- This last year I’ve been trying to cut back on how much processed food our family eats and also to save money on groceries.
- And being that I make lots of sous and stews during the months of January and February, I’ve decided to start making my own broth and stock for sous.
- No other ingredient makes as big of a difference in the result of your soup making than its liquid. If the liquid is not very good, even the bst ingredients cannot be enjoyed either.
Store Bought Options…Sure, you could buy your broth or stock straight off the grocery store shelf in the standard can or paper container
But making your own is well worth the time…
- Making your own stock is less expensive.
- Most store-bought versions contain way too much salt.
- Most store-bought versions contain too many preservatives.
- Most of these contain ingredients that you yourself would never want in your stock in the first lace.
If you do choose to use store-bought stock, you can add more flavor by adding extra meat, herbs, and spices…and then simmer for at least twenty minutes.
So now it all comes down to the how…and the how much…
As far as how much, most soups will require about eight cups of stock or broth as the liquid base, or one cup per serving.
There are four basic tyes of stock that should be in your recie reertore…
- Beef…adds lots of richness to pasta-based soups…Martha Stewart
- Chicken…your basic stock for almost every recie there is…Simply Recipes
- Fish…obvious choice for chowders and soups that need extra savory flavor, such as tomato…The Spruce Eats
- Vegetable…for soups that require some complexity such as curries and for vegetarians…Martha Stewart
Regardless which stock you make, you can always make it and freeze it for later. I like to freeze the stock in old 32-ounce yogurt containers.
Before you start making your own homemade soup, there is certain equipment that you must have on hand.
And the most important equipment of all—a big enough pan.
You could find the very best recipe, spend hours making your own stock, buy the best ingredients, take the time to finely dice all of your vegetables exactly the same size, and so forth…
But will all that effort mean one darn thing if you don’t have a big enough pot.
Pots and pans are like bath towels. All of us have them—in various sizes and shapes and colors.
But most of us simply settle for the first towel that we happen to grab we get out of the shower.
How much thought do you put into your bath towels and pots and pans on a daily basis?
But this shouldn’t be the case.
Here is some advice as far as what to look for when finding “the perfect pot to pea in”…
.Base…The bottom should be heavy in order to keep ingredients at the bottom from scorching during long cooking..
Handles…There should be two short, sturdy handles that have been bolted on, not simply pressed and adhered on. Remember you’re going to need a “good grip” when you will be picking up a heavy pot with hot liquid.
Height…A pot that is higher than it is wide prevents too much liquid from evaporating.
- Glass—Glass lids allow you to see the progress of your stock or soup.
- Oven Safe—If you plan to use the pot in the oven, be sure your lid and your handles are oven safe.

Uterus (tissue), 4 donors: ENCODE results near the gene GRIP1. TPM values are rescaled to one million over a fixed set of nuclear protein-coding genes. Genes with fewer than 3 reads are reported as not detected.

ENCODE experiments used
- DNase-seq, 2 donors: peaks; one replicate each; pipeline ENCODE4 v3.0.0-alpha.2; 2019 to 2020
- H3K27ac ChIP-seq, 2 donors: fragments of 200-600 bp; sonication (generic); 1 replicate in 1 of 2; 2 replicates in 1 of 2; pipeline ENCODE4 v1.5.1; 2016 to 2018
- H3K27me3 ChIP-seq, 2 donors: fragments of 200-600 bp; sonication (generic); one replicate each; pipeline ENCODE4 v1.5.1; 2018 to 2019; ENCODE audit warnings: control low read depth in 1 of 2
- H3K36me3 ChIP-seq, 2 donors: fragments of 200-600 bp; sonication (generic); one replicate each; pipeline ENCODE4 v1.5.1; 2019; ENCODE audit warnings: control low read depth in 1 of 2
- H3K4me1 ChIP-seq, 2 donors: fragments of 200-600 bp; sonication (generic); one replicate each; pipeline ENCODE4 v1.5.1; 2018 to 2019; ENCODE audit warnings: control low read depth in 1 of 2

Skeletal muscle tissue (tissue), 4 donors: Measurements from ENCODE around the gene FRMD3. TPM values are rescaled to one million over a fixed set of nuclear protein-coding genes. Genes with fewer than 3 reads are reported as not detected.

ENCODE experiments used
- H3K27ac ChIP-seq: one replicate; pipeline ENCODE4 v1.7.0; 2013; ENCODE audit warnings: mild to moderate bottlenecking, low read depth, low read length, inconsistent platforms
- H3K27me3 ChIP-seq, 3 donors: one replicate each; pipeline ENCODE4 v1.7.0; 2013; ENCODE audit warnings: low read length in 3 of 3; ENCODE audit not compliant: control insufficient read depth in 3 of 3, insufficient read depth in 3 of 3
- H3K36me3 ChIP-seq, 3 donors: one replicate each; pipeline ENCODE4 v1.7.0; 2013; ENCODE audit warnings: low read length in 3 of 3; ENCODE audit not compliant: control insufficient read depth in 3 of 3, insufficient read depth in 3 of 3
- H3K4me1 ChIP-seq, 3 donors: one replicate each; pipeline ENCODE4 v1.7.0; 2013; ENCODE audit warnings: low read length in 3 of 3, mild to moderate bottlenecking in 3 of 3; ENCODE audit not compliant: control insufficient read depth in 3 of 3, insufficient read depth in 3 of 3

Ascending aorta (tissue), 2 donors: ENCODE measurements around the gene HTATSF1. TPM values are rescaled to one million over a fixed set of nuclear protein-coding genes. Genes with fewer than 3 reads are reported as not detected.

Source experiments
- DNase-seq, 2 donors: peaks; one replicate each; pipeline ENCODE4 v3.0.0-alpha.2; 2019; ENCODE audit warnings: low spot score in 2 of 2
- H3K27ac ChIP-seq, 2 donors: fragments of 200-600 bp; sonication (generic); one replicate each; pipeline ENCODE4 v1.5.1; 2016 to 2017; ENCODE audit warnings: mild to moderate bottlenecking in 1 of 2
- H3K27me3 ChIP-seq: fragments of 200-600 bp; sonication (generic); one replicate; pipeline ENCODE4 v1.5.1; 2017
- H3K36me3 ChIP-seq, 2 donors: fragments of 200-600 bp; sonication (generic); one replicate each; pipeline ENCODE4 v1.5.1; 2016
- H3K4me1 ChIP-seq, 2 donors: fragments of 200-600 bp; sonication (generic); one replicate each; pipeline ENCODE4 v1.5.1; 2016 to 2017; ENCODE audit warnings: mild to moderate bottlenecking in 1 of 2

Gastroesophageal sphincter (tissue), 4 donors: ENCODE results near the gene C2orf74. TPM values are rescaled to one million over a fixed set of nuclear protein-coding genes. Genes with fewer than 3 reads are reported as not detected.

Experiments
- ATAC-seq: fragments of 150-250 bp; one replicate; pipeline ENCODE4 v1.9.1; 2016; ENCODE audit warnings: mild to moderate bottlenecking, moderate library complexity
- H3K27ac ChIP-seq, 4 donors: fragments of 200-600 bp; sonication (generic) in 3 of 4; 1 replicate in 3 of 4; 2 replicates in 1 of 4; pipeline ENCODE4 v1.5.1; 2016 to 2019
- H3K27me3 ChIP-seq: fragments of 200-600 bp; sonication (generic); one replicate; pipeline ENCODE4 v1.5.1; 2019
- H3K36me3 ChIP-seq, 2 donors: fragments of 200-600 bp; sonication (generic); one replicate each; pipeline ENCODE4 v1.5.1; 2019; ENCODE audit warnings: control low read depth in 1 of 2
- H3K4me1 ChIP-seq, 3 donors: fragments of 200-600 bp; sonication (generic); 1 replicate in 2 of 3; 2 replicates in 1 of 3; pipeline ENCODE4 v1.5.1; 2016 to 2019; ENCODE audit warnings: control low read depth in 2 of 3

- Steaming—Look for a small hole in the glass lid with a grommet.
- Tight—The lid should fit tightly so that you close the lid and steam properly.
Material is probably the most important thing to consider when buying new pots and pans.
There are several options available, including…
- Dishwasher Safe…no
- Heats fairly evenly and quickly
- Cost…$21 w/o cover
- Heats quickly
Coated Carbon Steel, enameled…
- Example…Le Creuset
- Dishwasher safe…no, requires constant upkeep
- Heats rapidly
- More of a collectible or display item, not very realistic for the real world
- Cost…as low as $10
- Heats rapidly and evenly
- Weight..sturdy without being too heavy
Stainless Steel w/ aluminum or copper core base…
- Cost…around $60
- Heat…rapid heating thanks to the base of either aluminum or copper surrounded by stainless steel
Shape…Taller pots allow less water to steam out from the stock, but also consider how much difference in temperature there might be at the bottom of the pot than at the top of the pot.
And if you’re as short as I am, be realistic. Imagine stirring your soup as it cooks and then also picking up and pouring the contents of the pot.
Size…The pot should be large enough to hold at least four quarts.
Now that the Christmas ornaments are all being taken off the tree and the lights are…or not…being taken off the house…it’s time to get back to the real world.
And the real-world responsibility of having to plan and prepare decent meals for our families almost every night of the week.
Having these nightly meals requires planning and thinking ahead…more so when you find our that your significant other has type 2 diabetes…the main thing I have learned this last year.
Fortunately this is also the time of year for one of my favorite things…
Soup is definitely the ultimate comfort food—both nourishing and warming to the body as well as the soul.
And soup can be made so many different ways—such as chicken noodle soup, vegetable beef stew, clam chowder—to name a few.
Regardless the type of being made, there are certain things to keep in mind as you add soup to your menu plan this winter…certain things that will always remain the same regardless the type of soup being made.
Soup is great this time of year also because as a chef, or at least as a cook, you can easily transform practically any ingredient into a delicious, satisfying meal that will allow to use whatever ingredients you already have on hand and not have to get back in the cold now that the holidays are over.
In this next series of posts, we’ll look at the ingredients and method used to make a great pot of soup…much better soup than anything you could ever get out of a can or a box…